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The topics discussed here grow out of the bread-and-butter issues that confront my consulting and software clients on a daily basis. We'll talk about prosaic stuff like Membership Management, Meetings and Events Management and Fundraising, broader ideas like security and software project management, and the social, cultural, and organizational issues that impact IT decision-making.

Thursday, February 16, 2006

Yahoo Javascript Libraries go OpenSource

Many of us were digusted earlier this month to learn that once again Yahoo had cooperated with the Chinese authorities' request to turn over a citizen's private records, this time the discussion group threads of 35 year-old Li Zhi. The information was used to stick the dissident and former civil servant with an eight-year sentence on the charge of inciting subversion. The news, coupled with Google's capitulation to Chinese censorship, reached a boil on Capitol Hill yesterday, where the House dealt the firms a stinging rebuke for these practices, which lawmakers called "disgusting" and "abhorrent". I can't help wonder if this mounting bad PR played a role in Yahoo's announcement this week to release their Javascript user-interface library and a library of web application design patterns under an Open Source license.

It's certainly big news. I just checked back to where I bookmarked the Yahoo announcement a couple of days ago in; at the moment 2888 other people have also bookmarked it. And its not just making waves among industry pundits following Yahoo's twists and turns - it's big news for developers who want to use new approaches to web applications - like Ajax - without spending - or charging - a fortune to build or buy code to do it. I can tell you the developers at my joint are eager to get a look at it. And the developer blogosphere is buzzing with the news.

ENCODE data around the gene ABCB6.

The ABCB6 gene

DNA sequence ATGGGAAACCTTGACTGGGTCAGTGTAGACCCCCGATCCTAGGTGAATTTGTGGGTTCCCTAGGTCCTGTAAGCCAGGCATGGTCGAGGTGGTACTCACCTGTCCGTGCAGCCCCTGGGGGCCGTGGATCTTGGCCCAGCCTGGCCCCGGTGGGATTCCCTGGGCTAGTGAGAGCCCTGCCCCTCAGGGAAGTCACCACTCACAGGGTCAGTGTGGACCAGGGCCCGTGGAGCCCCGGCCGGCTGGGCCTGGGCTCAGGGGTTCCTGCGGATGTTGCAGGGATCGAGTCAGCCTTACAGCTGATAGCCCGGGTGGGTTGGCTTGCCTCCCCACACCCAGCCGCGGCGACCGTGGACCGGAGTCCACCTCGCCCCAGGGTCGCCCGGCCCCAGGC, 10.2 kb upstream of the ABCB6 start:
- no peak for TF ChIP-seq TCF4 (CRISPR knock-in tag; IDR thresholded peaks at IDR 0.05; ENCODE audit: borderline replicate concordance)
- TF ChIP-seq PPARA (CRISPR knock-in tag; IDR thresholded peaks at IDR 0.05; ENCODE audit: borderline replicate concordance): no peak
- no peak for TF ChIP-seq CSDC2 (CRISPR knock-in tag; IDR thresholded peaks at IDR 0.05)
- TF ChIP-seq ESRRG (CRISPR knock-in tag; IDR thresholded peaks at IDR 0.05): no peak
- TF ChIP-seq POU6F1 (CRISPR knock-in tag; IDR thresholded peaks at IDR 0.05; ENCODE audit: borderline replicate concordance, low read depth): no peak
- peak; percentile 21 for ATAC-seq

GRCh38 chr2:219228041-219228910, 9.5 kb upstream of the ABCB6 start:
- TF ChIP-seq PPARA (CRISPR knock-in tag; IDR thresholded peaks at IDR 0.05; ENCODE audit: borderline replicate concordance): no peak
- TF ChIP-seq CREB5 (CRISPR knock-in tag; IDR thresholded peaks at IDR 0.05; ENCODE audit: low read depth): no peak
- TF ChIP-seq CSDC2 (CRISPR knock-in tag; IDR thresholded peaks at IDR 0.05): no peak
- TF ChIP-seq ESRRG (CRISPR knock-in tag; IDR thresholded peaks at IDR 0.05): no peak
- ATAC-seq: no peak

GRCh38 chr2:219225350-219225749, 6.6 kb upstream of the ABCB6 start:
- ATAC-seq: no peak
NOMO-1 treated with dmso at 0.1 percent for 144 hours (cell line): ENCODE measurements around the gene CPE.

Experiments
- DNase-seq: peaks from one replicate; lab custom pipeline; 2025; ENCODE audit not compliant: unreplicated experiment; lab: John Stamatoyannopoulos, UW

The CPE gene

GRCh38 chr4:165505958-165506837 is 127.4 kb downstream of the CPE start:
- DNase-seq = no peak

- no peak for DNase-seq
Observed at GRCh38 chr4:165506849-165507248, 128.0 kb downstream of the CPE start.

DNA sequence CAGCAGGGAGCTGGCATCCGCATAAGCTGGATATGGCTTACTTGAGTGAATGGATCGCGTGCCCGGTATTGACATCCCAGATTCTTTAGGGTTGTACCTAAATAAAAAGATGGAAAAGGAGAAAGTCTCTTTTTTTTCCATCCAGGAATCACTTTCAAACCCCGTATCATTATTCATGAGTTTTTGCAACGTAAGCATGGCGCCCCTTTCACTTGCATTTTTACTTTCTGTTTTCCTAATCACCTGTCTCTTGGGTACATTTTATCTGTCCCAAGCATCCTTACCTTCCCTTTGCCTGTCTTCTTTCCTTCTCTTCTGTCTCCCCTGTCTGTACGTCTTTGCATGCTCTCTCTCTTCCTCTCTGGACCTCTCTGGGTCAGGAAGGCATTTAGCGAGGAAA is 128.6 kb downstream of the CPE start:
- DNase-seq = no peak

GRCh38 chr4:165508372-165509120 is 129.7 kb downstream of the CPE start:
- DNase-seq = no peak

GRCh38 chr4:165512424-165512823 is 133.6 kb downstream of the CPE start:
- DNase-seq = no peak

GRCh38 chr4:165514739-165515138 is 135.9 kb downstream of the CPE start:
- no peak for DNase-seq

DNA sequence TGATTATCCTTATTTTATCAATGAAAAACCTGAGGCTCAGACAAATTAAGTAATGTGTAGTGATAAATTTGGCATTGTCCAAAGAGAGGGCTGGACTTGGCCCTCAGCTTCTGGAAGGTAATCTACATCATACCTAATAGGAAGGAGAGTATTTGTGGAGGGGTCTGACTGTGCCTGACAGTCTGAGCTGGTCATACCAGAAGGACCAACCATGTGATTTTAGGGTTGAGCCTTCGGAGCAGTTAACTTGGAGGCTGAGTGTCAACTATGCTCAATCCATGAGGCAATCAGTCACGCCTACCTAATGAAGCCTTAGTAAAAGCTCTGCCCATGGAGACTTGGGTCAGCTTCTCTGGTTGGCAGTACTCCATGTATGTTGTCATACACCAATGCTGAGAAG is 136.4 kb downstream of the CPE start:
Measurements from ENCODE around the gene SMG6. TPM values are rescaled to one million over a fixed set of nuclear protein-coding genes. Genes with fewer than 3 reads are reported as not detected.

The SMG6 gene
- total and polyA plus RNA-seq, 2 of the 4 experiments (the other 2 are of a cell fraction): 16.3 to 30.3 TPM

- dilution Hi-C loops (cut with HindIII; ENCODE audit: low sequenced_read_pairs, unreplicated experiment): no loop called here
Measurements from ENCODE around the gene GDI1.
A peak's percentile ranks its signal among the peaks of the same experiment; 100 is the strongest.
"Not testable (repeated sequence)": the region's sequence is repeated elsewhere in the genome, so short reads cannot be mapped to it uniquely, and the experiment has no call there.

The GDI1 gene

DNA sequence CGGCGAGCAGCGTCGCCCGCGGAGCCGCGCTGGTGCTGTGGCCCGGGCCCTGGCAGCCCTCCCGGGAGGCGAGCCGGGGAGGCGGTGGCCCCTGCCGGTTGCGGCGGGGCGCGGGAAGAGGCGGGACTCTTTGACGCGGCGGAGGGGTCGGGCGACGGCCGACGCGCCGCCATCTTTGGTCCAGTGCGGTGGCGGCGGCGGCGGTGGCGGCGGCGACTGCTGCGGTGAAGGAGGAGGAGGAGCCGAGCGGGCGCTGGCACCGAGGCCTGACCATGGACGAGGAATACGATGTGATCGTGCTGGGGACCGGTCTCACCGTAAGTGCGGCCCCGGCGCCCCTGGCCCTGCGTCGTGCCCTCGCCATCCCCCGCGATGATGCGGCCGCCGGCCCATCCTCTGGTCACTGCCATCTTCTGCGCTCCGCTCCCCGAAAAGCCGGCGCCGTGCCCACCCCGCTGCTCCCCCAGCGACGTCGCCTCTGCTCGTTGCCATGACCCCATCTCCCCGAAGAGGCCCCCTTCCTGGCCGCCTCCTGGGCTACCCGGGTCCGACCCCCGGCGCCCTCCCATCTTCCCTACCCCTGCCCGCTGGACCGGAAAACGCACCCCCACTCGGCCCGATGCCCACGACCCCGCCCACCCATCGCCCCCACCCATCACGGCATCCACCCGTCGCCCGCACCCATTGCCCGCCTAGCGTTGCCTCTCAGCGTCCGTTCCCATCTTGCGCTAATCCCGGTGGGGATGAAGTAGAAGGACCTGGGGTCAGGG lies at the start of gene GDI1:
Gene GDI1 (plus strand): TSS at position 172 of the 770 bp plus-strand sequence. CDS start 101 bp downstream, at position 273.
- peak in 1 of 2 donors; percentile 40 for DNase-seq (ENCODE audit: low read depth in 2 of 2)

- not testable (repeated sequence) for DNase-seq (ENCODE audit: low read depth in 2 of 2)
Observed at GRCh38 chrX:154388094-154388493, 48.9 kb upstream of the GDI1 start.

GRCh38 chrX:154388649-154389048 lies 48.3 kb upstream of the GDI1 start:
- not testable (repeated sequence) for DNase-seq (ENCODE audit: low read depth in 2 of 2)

The libraries include tools for animation, DOM manipulation (the key to dynamic HTML), drag and drop, and httpXMLRequests (the heart of Ajax). In addition, calendar and treeview components are provided. The library is all cross-browser tested - a "graded browser" policy described in the documentation that lays out the Yahoo definition of "multi-browser support."

As one blogger sums it up:
I'm sure that this is probably a lot to do with...generating goodwill; but also hope that it will reduce duplication of effort and poor practices, and speed up the development process. The design patterns all have accessibility sections - which is great to see.

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